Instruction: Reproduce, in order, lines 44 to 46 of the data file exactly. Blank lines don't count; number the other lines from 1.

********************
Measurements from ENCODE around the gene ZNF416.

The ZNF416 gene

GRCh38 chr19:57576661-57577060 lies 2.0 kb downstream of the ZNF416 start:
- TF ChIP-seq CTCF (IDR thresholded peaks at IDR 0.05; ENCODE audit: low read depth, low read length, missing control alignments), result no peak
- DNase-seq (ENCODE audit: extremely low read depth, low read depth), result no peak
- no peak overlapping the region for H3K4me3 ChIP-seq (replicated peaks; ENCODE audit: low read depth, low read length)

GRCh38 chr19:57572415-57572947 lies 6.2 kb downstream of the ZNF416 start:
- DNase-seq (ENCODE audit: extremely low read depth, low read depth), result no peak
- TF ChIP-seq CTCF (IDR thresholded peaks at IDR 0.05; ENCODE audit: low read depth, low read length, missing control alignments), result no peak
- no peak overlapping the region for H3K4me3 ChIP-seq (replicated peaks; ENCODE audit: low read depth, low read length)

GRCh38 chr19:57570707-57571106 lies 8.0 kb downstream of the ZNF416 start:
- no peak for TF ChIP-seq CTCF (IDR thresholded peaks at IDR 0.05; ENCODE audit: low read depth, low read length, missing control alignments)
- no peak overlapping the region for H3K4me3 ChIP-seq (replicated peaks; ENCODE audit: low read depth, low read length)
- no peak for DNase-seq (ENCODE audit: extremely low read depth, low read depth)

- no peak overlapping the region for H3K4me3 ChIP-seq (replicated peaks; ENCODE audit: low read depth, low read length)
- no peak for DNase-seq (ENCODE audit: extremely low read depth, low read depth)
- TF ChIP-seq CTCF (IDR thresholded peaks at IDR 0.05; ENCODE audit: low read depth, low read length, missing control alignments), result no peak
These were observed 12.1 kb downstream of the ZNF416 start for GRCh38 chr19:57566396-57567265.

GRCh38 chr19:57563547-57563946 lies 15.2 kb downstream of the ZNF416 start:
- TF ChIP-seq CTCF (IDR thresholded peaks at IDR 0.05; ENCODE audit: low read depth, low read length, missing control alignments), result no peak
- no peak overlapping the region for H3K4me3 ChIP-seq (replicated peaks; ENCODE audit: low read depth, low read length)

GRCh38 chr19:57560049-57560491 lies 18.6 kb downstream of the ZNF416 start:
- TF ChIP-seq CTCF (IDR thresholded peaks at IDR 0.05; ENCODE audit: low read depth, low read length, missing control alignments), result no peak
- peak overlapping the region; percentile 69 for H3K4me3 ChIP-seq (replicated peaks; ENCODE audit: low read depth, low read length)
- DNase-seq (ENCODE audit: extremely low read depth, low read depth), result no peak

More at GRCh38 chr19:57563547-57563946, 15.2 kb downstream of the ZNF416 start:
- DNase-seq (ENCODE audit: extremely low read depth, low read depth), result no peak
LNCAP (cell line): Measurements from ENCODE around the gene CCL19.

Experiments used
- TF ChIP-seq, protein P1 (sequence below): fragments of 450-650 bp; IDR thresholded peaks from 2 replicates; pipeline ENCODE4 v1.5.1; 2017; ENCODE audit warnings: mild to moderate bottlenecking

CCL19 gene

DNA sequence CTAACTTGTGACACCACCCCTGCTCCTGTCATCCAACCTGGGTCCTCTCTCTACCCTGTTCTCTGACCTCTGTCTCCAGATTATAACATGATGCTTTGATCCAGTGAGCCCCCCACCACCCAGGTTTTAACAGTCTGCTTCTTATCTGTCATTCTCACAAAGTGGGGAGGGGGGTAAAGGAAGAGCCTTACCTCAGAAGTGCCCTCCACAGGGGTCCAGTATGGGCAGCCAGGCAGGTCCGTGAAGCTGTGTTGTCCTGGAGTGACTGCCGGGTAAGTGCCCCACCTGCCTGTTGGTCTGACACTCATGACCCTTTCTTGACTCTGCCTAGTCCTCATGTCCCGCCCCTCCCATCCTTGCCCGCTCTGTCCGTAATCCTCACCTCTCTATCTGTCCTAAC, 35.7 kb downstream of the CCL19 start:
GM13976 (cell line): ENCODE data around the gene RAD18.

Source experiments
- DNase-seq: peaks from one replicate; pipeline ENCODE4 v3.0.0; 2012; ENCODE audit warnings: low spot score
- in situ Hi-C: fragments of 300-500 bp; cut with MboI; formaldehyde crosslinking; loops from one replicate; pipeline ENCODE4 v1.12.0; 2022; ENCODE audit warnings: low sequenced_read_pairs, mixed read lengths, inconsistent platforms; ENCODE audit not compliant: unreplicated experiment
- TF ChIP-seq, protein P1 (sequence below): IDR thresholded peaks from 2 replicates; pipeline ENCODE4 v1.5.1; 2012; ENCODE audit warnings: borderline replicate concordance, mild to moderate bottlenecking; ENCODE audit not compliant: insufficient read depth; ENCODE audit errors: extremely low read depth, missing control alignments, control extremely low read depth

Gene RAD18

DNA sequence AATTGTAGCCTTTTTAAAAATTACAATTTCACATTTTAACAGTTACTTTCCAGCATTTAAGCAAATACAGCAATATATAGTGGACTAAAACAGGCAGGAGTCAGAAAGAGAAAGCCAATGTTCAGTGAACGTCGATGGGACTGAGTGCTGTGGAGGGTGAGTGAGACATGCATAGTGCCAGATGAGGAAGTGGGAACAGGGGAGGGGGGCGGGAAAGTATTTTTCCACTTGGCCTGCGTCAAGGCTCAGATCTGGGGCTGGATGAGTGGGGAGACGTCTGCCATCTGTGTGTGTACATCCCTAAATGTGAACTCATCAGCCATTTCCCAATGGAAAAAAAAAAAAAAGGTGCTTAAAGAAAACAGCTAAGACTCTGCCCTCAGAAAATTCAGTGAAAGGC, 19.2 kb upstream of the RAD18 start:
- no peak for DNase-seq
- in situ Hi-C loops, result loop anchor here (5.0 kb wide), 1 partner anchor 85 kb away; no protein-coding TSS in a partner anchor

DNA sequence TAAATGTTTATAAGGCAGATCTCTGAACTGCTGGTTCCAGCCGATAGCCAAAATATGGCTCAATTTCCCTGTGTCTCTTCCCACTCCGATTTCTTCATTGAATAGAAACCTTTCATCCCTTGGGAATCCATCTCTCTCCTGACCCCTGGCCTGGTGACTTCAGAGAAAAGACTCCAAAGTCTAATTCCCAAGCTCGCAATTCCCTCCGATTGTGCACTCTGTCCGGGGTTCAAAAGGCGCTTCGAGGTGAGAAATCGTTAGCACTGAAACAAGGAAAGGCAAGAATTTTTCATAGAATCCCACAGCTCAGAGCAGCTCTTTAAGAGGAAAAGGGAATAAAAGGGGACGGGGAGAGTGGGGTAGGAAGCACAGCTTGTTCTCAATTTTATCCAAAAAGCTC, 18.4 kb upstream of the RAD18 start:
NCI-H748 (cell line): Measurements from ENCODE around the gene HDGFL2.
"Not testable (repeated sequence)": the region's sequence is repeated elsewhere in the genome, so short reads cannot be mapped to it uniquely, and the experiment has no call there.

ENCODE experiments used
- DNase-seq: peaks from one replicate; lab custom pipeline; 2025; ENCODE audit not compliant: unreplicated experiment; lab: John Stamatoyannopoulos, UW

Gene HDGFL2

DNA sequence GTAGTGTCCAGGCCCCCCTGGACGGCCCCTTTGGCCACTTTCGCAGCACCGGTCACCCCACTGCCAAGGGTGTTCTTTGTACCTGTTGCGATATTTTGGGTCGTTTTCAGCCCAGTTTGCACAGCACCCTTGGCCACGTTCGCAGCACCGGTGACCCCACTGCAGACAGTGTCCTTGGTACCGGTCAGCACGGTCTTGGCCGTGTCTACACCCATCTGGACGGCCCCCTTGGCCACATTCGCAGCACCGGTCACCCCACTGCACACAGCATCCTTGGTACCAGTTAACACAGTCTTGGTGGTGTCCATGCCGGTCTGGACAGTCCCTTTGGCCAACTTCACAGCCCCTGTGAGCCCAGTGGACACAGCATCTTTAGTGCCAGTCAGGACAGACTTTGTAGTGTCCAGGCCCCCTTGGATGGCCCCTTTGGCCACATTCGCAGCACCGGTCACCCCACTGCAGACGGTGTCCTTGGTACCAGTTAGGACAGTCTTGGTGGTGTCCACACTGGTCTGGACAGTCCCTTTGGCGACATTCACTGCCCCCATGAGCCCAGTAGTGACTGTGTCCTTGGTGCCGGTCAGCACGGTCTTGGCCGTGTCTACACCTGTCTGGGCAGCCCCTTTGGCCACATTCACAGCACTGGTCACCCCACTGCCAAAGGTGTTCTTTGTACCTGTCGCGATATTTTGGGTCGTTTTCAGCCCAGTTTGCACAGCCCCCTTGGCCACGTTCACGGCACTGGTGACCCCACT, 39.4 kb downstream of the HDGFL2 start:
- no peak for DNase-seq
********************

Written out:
"Not testable (repeated sequence)": the region's sequence is repeated elsewhere in the genome, so short reads cannot be mapped to it uniquely, and the experiment has no call there.

ENCODE experiments used
- DNase-seq: peaks from one replicate; lab custom pipeline; 2025; ENCODE audit not compliant: unreplicated experiment; lab: John Stamatoyannopoulos, UW